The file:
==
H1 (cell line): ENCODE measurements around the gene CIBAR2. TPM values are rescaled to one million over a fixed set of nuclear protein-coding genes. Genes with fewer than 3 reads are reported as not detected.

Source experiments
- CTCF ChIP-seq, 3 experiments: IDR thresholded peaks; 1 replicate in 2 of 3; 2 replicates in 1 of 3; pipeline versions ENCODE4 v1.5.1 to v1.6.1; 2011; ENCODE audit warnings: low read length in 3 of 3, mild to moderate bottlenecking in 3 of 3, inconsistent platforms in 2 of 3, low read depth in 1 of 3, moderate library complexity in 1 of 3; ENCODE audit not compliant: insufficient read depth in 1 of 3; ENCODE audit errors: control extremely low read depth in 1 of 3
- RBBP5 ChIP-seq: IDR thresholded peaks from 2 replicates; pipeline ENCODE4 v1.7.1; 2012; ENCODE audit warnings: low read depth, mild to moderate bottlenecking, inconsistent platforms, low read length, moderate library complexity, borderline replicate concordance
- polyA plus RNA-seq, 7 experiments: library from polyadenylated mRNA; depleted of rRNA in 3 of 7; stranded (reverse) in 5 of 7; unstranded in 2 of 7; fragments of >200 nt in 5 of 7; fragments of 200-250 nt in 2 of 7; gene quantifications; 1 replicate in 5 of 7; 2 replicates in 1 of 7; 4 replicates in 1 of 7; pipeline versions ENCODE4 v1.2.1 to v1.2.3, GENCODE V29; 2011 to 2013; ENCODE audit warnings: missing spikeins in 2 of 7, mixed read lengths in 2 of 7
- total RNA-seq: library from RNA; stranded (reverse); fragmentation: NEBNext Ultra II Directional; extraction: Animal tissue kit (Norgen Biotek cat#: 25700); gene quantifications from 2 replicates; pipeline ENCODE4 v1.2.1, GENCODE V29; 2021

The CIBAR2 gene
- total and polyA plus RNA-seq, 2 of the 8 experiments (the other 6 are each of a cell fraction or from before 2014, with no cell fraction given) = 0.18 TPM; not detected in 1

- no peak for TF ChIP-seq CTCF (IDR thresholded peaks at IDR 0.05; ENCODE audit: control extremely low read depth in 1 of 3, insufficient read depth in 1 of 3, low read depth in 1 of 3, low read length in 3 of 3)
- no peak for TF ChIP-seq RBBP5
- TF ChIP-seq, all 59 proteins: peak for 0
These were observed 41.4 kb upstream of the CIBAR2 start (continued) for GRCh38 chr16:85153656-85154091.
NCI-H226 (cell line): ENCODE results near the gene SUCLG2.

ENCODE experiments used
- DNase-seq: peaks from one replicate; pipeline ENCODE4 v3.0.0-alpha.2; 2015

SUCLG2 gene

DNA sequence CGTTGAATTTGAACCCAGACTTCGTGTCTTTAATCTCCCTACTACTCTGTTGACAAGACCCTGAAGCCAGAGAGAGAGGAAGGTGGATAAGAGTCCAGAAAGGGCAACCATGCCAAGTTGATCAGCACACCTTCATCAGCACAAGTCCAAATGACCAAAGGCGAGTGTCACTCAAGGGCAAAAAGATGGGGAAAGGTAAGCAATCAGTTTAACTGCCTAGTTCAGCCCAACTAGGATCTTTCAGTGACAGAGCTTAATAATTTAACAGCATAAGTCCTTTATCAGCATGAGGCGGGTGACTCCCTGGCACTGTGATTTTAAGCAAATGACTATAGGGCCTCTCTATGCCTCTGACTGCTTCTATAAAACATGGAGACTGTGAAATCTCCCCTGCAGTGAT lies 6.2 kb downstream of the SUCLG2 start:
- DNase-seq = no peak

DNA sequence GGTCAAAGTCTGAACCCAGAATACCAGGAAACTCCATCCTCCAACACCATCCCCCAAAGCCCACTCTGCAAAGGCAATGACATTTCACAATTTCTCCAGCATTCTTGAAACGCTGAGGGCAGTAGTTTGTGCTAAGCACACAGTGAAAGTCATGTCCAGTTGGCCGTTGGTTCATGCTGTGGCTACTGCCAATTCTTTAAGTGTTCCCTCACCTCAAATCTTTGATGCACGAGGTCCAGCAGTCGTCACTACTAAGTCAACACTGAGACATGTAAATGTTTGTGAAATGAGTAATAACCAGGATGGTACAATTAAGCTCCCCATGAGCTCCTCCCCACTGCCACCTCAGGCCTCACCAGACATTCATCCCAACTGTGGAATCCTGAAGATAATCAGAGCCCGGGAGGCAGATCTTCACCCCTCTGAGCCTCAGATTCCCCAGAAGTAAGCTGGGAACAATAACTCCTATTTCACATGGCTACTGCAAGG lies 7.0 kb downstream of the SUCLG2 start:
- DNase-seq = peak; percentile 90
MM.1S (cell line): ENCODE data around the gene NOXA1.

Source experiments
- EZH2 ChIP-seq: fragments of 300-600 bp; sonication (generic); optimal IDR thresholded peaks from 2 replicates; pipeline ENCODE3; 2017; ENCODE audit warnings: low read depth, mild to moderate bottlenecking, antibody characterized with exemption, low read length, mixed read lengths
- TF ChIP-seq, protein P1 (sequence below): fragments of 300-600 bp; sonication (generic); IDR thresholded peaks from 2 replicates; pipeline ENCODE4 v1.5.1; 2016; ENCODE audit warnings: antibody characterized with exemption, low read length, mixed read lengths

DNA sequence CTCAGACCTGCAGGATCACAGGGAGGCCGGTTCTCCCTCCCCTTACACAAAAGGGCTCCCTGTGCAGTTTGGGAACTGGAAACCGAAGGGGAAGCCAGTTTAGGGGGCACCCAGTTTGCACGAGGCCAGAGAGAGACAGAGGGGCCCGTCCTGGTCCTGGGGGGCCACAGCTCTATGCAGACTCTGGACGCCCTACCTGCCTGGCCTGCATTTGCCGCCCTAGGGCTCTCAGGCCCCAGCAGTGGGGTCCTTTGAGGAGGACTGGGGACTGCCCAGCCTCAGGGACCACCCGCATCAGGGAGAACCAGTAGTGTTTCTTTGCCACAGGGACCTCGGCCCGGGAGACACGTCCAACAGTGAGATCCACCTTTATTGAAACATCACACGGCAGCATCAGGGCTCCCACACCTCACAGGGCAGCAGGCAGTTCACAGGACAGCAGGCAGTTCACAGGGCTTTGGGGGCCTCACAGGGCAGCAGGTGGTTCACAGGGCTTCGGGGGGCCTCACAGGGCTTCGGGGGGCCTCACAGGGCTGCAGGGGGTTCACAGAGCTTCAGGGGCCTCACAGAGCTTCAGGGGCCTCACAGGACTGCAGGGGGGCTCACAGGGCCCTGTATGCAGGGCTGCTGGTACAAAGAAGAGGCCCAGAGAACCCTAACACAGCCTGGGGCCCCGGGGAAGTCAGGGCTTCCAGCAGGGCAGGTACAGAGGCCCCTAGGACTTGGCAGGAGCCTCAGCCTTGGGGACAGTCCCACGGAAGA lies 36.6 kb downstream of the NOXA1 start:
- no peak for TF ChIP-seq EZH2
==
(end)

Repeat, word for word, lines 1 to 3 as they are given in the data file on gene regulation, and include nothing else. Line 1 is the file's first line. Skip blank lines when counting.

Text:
H1 (cell line): ENCODE measurements around the gene CIBAR2. TPM values are rescaled to one million over a fixed set of nuclear protein-coding genes. Genes with fewer than 3 reads are reported as not detected.

Source experiments
- CTCF ChIP-seq, 3 experiments: IDR thresholded peaks; 1 replicate in 2 of 3; 2 replicates in 1 of 3; pipeline versions ENCODE4 v1.5.1 to v1.6.1; 2011; ENCODE audit warnings: low read length in 3 of 3, mild to moderate bottlenecking in 3 of 3, inconsistent platforms in 2 of 3, low read depth in 1 of 3, moderate library complexity in 1 of 3; ENCODE audit not compliant: insufficient read depth in 1 of 3; ENCODE audit errors: control extremely low read depth in 1 of 3